One of the best things about New York is you don’t have to pay or even go into a museum to enjoy great art. Just look around, you will be surprised how much art is on display in public spaces.
There is nothing more visually compelling than sculpture in an outdoor setting. Who can forget Cristo’s “Gates in Central Park?”
Right now, you can head downtown to the Park at City Hall for a visual treat. Five brilliant works by Alexander Calder are on display, set against the backdrop of the imposing elegance of City Hall’s 19th century architecture.
I’ll wager no sculpture looks better out of doors than Calder’s. His sculpture and mobiles are alive with movement. No matter how effectively presented in an interior space, they somehow appear confined, cramped ready to take off in flight. Many of his works certainly make me feel like flying.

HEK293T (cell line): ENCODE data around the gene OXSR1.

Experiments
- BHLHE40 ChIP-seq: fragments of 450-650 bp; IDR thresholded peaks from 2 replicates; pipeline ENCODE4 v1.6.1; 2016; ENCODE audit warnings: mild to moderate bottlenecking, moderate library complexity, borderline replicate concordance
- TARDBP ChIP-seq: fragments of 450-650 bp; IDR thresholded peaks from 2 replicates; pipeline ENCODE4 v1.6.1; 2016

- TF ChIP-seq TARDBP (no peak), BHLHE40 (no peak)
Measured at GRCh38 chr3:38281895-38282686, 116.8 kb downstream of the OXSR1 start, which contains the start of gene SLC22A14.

You decide. Experience these five best by walking around them a few times. See how they change, as the environment changes with your every movement. Notice how different the shapes appear when viewed close to the nearby trees and shrubs. Now look at them from a wide angle against the buildings across the street. The mobile, Untitled, can be found in the rotunda of City Hall.
I hear you; “Sure I’d like to see them, but go downtown just for sculpture?” Think for a minute, isn’t there something you have been meaning to pick up at Century 21? Keep in mind, St Paul’s Chapel features a special 911 Exhibit, and there’s great shopping on Fulton Street, in Chinatown, and at the Seaport; while there, visit “Bodies, The Exhibit,” an educational treat that’s terrific for kids as well as adults.
Last but not least, who can forget all the restaurants at South Street?